As European states have closed borders following the arrival of nearly a million migrants by sea from Turkey last year, the Athens government has appealed for help to house and care for tens of thousands still arriving and now stranded in Greece.
The European Commission’s proposal will, if approved, switch 300 million euros ($325 million) this year from its 155-billion euro annual budget to the new Emergency Assistance scheme and 200 million next year and in 2018.
Officials stress that the program, run by the department of the EU executive which runs humanitarian relief programs outside the 28-nation bloc, will not divert funds from its 1.1-billion annual budget devoted to helping the world’s poorest.
EU officials note that relieving the suffering of refugees closer to their homes is a key part of the Union’s strategy to discourage people from making dangerous journeys to Europe.
Greece has hitherto benefited from EU funding and assistance under other programs to bolster its border and security systems and coordinate donations of aid from fellow EU members, though Athens has complained that offers have been inadequate.
The provision of funds that can be spent in conjunction with the United Nations and private charities working in Greece and other EU states is intended to ensure aid reaches people in need fast and in adequate quantities. The funds can be spent on tents and other shelter, food, medical aid and other basic services.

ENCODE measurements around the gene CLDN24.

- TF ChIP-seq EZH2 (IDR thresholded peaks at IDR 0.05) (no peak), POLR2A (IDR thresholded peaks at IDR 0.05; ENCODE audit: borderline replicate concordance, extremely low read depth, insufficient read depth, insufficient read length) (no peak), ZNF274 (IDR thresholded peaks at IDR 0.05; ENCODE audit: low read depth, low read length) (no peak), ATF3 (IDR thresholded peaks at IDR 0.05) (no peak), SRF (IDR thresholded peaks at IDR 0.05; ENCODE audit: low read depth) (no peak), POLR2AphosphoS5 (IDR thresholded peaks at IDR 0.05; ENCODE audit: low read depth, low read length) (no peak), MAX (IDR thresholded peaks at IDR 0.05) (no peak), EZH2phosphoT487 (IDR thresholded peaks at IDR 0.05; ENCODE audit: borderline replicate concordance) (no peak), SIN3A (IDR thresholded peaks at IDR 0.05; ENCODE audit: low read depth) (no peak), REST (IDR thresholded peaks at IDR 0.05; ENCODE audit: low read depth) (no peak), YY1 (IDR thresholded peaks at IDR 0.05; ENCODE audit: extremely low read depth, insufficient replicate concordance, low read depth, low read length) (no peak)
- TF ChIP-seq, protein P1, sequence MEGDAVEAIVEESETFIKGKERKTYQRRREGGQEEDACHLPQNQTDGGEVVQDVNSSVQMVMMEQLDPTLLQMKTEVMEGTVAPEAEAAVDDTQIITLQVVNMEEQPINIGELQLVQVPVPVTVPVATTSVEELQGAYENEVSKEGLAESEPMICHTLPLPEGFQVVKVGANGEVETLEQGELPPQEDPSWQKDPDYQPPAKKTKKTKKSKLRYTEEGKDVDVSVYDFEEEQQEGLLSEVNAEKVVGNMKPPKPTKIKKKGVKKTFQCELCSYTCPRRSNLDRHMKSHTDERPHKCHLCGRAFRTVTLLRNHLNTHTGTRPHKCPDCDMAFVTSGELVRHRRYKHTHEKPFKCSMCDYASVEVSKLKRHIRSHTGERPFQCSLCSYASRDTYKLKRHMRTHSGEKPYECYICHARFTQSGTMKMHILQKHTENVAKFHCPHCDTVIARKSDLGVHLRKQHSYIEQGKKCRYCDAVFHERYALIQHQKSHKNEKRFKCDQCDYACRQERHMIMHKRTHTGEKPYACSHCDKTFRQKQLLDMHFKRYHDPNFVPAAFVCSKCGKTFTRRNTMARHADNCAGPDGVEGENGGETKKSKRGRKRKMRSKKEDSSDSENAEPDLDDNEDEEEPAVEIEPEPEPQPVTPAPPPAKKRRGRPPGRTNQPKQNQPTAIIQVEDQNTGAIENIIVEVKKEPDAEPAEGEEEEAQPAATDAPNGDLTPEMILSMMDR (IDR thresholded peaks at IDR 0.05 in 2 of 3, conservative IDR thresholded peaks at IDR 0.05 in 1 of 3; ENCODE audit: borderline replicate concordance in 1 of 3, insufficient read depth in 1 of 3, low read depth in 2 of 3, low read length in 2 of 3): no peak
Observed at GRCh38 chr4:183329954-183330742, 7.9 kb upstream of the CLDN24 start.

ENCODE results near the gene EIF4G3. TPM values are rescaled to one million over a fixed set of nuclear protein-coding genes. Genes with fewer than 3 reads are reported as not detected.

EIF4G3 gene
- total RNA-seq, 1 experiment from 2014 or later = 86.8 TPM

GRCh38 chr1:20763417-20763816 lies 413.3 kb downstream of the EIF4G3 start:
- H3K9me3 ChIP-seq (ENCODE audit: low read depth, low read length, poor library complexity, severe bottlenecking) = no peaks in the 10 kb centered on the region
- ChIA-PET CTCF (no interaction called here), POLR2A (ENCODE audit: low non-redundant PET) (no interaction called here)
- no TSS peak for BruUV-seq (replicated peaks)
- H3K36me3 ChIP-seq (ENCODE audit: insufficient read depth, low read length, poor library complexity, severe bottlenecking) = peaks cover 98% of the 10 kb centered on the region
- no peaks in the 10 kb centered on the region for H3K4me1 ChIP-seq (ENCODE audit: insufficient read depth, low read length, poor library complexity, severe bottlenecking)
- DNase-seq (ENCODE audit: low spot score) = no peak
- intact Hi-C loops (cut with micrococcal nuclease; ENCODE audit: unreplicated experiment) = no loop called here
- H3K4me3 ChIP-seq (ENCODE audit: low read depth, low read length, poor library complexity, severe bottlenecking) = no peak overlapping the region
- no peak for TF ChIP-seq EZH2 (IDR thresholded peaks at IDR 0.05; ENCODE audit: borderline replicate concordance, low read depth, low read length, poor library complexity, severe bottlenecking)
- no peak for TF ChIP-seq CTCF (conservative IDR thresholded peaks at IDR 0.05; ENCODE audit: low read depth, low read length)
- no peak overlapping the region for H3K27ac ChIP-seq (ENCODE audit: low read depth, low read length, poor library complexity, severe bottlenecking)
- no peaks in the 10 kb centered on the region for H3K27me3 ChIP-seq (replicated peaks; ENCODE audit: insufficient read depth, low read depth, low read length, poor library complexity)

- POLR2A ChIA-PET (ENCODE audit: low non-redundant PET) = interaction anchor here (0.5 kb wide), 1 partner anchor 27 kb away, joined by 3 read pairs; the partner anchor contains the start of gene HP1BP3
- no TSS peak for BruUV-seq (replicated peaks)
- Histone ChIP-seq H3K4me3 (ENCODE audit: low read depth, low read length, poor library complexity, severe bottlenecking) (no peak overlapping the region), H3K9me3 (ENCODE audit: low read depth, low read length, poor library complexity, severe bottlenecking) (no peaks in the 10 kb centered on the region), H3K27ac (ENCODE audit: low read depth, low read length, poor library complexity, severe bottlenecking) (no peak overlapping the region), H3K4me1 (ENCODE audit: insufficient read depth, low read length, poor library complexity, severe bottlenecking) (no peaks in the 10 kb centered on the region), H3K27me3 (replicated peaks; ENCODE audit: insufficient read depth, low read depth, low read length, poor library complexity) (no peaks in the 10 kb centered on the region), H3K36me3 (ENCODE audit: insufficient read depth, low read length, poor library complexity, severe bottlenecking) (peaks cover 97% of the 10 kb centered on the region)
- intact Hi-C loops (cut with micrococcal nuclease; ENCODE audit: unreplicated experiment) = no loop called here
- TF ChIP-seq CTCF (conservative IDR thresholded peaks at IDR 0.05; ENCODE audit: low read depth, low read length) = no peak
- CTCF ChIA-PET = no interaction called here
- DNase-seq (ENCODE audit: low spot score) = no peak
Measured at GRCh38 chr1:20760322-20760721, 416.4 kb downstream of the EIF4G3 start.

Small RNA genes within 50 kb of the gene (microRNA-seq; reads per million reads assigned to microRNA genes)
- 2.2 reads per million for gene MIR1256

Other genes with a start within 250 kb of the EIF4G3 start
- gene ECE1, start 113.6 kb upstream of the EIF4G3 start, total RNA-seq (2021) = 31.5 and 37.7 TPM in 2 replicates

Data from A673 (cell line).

Humanitarian Aid Commissioner Christos Stylianides told a news conference that the funds were needed to cope inside the bloc: “The number of refugees continues to rise, so do their humanitarian needs. All of this is happening inside Europe.
“This assistance will be immediately available.”
The budget, EU officials say, is based on an assessment of needs drawn up with member states and U.N. agencies. Greece, its economy blighted by the euro zone debt crisis, has asked for 480 million euros to help cope with 100,000 migrants.
The new program, to be a permanent feature of the EU budget, is intended for use by any EU state that is “overwhelmed” and cannot cope with a wide range of emergencies, including accidents, militant attacks and epidemics. It will need approval by the European Parliament and member states.
Greece, the main gateway to Europe where more than 20,000 people are stranded now, would initially be the main beneficiary of the emergency scheme, which would give swift access to money for “tackling wide-ranging humanitarian crises within the EU”.
The money would also be available to other EU countries along the Balkans migration route — the main track used by refugees and migrants arriving in Europe from Turkey via Greece and then heading north to wealthier EU states, notably Germany.
More than a million people reached Europe last year and some 133,000 arrived on the continent so far in 2016 in what has grown to be a major crisis for the bloc, testing its security systems as well as founding principles of unity and solidarity.
Struggling to put the flow of people under control, countries along the Western Balkans route have tightened their borders, leading to a build-up of people in Greece that is turning into a humanitarian disaster.